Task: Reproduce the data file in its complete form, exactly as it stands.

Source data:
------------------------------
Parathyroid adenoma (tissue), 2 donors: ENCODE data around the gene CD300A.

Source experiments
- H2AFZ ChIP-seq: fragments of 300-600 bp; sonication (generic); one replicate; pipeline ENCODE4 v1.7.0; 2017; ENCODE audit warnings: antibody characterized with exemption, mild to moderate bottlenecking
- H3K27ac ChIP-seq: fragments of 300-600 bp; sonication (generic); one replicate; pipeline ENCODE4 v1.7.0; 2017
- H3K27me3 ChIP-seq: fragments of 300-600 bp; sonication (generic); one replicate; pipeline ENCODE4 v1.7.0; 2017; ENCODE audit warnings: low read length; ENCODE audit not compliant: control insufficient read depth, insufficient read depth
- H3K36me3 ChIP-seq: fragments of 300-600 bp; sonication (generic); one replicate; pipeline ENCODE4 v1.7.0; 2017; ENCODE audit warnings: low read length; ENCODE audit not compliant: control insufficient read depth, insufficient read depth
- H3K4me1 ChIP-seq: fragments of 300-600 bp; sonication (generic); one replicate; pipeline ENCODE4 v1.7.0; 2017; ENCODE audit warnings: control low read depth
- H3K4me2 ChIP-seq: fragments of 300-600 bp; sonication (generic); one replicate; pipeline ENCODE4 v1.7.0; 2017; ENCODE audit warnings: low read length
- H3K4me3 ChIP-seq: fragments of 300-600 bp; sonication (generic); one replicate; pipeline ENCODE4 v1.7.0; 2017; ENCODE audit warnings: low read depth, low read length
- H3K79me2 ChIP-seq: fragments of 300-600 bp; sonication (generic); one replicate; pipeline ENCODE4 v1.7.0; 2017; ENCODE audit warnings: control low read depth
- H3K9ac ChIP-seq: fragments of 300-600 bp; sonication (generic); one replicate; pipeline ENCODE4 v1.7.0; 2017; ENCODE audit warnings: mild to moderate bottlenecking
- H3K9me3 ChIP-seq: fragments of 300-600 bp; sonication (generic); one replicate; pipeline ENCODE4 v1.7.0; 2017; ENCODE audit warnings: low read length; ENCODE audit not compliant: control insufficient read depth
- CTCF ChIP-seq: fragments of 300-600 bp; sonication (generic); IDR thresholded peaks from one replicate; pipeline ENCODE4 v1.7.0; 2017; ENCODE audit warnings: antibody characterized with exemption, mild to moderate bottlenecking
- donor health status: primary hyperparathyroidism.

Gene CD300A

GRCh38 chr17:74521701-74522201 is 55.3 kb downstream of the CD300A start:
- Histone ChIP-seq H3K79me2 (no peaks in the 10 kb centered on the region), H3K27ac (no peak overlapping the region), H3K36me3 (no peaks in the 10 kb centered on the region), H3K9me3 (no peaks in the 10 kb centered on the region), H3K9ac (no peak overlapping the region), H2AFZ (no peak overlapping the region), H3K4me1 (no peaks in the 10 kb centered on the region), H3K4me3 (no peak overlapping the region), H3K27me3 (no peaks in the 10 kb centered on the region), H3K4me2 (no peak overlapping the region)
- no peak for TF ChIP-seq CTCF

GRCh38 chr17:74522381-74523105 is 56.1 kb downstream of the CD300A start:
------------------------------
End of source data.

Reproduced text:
Parathyroid adenoma (tissue), 2 donors: ENCODE data around the gene CD300A.

Source experiments
- H2AFZ ChIP-seq: fragments of 300-600 bp; sonication (generic); one replicate; pipeline ENCODE4 v1.7.0; 2017; ENCODE audit warnings: antibody characterized with exemption, mild to moderate bottlenecking
- H3K27ac ChIP-seq: fragments of 300-600 bp; sonication (generic); one replicate; pipeline ENCODE4 v1.7.0; 2017
- H3K27me3 ChIP-seq: fragments of 300-600 bp; sonication (generic); one replicate; pipeline ENCODE4 v1.7.0; 2017; ENCODE audit warnings: low read length; ENCODE audit not compliant: control insufficient read depth, insufficient read depth
- H3K36me3 ChIP-seq: fragments of 300-600 bp; sonication (generic); one replicate; pipeline ENCODE4 v1.7.0; 2017; ENCODE audit warnings: low read length; ENCODE audit not compliant: control insufficient read depth, insufficient read depth
- H3K4me1 ChIP-seq: fragments of 300-600 bp; sonication (generic); one replicate; pipeline ENCODE4 v1.7.0; 2017; ENCODE audit warnings: control low read depth
- H3K4me2 ChIP-seq: fragments of 300-600 bp; sonication (generic); one replicate; pipeline ENCODE4 v1.7.0; 2017; ENCODE audit warnings: low read length
- H3K4me3 ChIP-seq: fragments of 300-600 bp; sonication (generic); one replicate; pipeline ENCODE4 v1.7.0; 2017; ENCODE audit warnings: low read depth, low read length
- H3K79me2 ChIP-seq: fragments of 300-600 bp; sonication (generic); one replicate; pipeline ENCODE4 v1.7.0; 2017; ENCODE audit warnings: control low read depth
- H3K9ac ChIP-seq: fragments of 300-600 bp; sonication (generic); one replicate; pipeline ENCODE4 v1.7.0; 2017; ENCODE audit warnings: mild to moderate bottlenecking
- H3K9me3 ChIP-seq: fragments of 300-600 bp; sonication (generic); one replicate; pipeline ENCODE4 v1.7.0; 2017; ENCODE audit warnings: low read length; ENCODE audit not compliant: control insufficient read depth
- CTCF ChIP-seq: fragments of 300-600 bp; sonication (generic); IDR thresholded peaks from one replicate; pipeline ENCODE4 v1.7.0; 2017; ENCODE audit warnings: antibody characterized with exemption, mild to moderate bottlenecking
- donor health status: primary hyperparathyroidism.

Gene CD300A

GRCh38 chr17:74521701-74522201 is 55.3 kb downstream of the CD300A start:
- Histone ChIP-seq H3K79me2 (no peaks in the 10 kb centered on the region), H3K27ac (no peak overlapping the region), H3K36me3 (no peaks in the 10 kb centered on the region), H3K9me3 (no peaks in the 10 kb centered on the region), H3K9ac (no peak overlapping the region), H2AFZ (no peak overlapping the region), H3K4me1 (no peaks in the 10 kb centered on the region), H3K4me3 (no peak overlapping the region), H3K27me3 (no peaks in the 10 kb centered on the region), H3K4me2 (no peak overlapping the region)
- no peak for TF ChIP-seq CTCF

GRCh38 chr17:74522381-74523105 is 56.1 kb downstream of the CD300A start: